Back home, growing up in Kendall, it was lines of mango trees on undeveloped lots- those are now single-family homes, six-bedroom-seven-bathroom-two-car-and-a-pool-with-cabana, occupied eight months a year. It was a palm-lined walkway around a lake in college, jogging on a modest sidewalk with modest trees-trunks small enough to bear hug. As young professionals, it was El Portal, then Brickell, each tree a partitioned choice, perfect for aesthetic, likely to survive, diminutive reminders of things other than concrete and paying the bills. And when we’d made it, it was Coconut Grove, where we arrived just at the tail-end of a historical and sentimental season of the tree, as resident holdouts from bygone times grapple with a Great Flattening, modern residencies, above-ground bunkers seemingly dropping from the sky and onto the greenery. Perfect, symmetrical, identical pragmatic rows designed for effectiveness like the landscaped palms along beach walks and median strips everywhere else.

 

The radio affirms: “The next time you feel like 90-degree heat in February is maybe a little too wrong, try to find the nearest tree to escape the sun. If you can’t find it, you see the issue. The next time you pass through a neighborhood—or series of neighborhoods or your own neighborhood—and see an imbalance between all the concrete reflecting the sun in your face and the amount of greenery to soak it up for you, you are experiencing the issue. We take trees for granted because when we don’t use them for growing things or beautifying things, they are just more structures in the landscape, and we tend to ignore the structures we see often. Or remove them because they become obstacles. There is a direct correlation between the way we shape the landscape in our image, and the seemingly uncontrollable and solutionless ways it comes around to get back at us.”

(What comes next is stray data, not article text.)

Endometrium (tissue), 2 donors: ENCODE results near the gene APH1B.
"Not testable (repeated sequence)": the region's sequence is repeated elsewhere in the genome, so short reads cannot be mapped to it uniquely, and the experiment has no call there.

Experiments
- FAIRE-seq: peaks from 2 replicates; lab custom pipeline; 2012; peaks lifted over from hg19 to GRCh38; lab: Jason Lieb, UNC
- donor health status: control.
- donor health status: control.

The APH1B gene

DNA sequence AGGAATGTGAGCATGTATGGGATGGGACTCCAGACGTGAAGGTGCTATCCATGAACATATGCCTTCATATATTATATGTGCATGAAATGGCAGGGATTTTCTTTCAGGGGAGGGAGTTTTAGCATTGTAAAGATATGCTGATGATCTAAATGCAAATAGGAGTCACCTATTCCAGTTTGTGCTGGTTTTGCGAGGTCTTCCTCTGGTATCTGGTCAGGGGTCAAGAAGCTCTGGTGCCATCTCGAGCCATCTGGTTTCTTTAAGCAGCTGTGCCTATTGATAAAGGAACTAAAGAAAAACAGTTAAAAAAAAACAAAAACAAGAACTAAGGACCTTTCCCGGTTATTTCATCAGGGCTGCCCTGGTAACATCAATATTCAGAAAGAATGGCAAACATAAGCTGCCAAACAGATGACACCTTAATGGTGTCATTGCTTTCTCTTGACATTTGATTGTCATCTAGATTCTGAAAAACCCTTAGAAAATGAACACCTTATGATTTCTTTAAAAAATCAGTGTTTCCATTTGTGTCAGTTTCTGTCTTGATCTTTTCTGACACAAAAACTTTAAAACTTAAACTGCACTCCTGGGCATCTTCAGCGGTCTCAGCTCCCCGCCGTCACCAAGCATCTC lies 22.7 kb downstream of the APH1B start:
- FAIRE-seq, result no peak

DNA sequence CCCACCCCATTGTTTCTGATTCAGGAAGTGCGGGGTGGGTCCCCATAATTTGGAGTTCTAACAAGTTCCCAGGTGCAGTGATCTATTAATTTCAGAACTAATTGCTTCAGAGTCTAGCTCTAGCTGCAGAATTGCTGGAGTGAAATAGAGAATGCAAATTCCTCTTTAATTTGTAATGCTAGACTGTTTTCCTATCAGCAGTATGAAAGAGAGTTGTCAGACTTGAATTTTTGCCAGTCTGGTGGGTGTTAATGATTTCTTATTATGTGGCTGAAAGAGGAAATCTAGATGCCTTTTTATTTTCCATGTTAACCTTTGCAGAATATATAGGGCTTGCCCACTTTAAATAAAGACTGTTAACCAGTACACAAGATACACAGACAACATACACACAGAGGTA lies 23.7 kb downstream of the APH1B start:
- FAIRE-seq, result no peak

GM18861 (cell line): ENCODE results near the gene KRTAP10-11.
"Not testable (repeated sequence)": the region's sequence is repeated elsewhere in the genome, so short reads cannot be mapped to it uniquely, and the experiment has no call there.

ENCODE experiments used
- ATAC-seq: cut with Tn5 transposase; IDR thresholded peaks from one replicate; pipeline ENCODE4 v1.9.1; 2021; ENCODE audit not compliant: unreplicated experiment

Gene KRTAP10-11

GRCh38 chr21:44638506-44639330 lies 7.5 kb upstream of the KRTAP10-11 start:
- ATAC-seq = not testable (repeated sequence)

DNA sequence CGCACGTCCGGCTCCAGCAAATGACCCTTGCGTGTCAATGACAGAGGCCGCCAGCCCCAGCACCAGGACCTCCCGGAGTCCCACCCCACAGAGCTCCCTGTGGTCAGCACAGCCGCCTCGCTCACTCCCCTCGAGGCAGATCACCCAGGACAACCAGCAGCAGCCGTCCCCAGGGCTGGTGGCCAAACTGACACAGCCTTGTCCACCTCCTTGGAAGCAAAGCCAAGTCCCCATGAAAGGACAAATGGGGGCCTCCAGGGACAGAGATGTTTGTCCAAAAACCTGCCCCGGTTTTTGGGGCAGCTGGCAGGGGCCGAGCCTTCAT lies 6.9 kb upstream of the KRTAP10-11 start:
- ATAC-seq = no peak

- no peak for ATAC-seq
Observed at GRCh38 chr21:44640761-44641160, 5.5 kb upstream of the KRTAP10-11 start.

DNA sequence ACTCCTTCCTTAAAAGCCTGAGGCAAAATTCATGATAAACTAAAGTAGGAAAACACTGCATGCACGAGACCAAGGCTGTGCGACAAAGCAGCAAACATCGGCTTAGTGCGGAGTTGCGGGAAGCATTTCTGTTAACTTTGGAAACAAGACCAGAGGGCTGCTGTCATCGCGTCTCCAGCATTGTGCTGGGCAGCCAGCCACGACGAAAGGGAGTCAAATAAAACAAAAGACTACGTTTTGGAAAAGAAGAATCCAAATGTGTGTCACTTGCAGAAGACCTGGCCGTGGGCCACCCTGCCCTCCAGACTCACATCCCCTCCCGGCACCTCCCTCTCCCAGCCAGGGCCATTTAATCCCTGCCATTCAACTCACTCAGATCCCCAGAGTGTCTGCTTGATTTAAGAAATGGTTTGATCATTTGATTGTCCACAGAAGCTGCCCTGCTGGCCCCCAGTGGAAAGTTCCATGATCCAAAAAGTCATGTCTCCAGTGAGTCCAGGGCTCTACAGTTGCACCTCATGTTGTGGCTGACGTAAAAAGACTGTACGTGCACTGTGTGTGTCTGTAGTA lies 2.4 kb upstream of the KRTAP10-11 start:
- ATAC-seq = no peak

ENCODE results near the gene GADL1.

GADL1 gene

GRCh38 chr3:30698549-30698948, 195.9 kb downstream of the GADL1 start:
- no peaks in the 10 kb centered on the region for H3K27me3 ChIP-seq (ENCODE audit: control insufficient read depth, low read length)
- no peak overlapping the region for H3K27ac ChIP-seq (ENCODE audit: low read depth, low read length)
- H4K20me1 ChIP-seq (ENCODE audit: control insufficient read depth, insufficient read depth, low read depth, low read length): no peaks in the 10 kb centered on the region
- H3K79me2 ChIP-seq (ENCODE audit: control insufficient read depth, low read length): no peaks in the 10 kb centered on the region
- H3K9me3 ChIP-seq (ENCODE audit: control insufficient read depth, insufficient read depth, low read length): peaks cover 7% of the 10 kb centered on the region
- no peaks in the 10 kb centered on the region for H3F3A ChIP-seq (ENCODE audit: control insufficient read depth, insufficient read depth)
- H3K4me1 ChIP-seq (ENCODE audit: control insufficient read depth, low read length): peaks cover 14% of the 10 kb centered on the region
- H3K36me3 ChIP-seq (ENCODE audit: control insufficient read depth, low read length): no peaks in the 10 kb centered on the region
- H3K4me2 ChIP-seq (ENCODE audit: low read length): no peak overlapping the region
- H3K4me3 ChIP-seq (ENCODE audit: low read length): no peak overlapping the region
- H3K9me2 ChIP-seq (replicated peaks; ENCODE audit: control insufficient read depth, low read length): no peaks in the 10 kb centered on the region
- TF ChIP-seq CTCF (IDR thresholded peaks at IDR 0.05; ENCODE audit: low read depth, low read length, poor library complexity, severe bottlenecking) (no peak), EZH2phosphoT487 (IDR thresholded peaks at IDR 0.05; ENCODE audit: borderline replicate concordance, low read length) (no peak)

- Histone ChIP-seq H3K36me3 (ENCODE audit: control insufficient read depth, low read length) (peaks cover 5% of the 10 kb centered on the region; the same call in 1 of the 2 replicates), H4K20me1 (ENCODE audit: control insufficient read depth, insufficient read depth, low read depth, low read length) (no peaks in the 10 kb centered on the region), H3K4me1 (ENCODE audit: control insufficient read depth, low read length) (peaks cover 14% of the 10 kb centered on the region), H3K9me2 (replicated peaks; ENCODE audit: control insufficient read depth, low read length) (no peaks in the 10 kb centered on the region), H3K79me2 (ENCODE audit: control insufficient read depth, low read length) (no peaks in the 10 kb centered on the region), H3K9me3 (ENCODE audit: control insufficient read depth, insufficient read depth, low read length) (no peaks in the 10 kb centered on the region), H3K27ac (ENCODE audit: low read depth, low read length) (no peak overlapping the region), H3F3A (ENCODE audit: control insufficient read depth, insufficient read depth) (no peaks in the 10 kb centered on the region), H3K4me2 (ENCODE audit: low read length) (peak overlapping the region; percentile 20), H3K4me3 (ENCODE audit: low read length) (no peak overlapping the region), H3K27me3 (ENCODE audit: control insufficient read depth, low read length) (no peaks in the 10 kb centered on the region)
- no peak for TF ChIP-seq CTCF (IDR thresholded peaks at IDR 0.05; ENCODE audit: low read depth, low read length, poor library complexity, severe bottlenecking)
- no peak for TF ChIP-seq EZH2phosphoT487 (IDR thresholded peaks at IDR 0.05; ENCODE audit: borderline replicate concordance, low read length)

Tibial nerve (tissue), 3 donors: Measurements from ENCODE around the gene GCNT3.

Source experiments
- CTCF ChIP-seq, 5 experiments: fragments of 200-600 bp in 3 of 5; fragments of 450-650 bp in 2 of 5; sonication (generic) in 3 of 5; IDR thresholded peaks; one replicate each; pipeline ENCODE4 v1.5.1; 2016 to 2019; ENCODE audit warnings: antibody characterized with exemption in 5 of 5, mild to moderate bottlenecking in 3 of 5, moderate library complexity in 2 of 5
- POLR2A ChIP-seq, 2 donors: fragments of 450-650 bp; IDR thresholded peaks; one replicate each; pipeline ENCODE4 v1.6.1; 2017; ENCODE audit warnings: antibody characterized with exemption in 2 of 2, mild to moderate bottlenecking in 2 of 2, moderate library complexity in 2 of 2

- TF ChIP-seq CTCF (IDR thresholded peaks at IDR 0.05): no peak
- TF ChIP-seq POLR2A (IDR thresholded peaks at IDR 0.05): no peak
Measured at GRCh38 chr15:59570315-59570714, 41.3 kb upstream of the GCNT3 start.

While subconsciously reaching to dial down the air conditioner, we blew right past the turn, but there’s always another intersection. Under the overpass and into Overtown, the only green around is from grassy lots where former tenements wait to be tomorrow’s lofts. Vague spindly sidewalk planters show some growth just a few feet overhead and some older plantings on the other sides of a fence. It’s not comparable or nearly as effective to the arching extensions five miles and ten degrees ago. We double back around toward Downtown, and the radio interviewer thanks the Dade Heritage Trust for coming in and discussing its Canopy Coalition and partnership with the Miami Foundation. Gratitude is given for their work to educate and advocate for preserving and restoring tree growth so we all can breathe a little freer, a little cooler. 

 

And while some sponsors get some plugs, we found a parking space and walked a block in the sun to find our seat in a shaded arcade below some overhang. We contemplated peacefully about how we want our coffee—yours is con leche; mine is iced. The menu pages are printed on rough and weathered paper with a mug print ring here and there. 

 

Trees can gradually develop for centuries, but some other things grow in just a few decades while they trounce the slow and the steady.

 

Even now, sipping coffee and looking up from the page, what’s the nearest tree we can see? Spot anyone and assign it three adjectives. 

Written by: Adam Schachner, who was inspired by Dade Heritage Trust, a Miami-based non-profit focusing on architectural, environmental, and cultural preservation.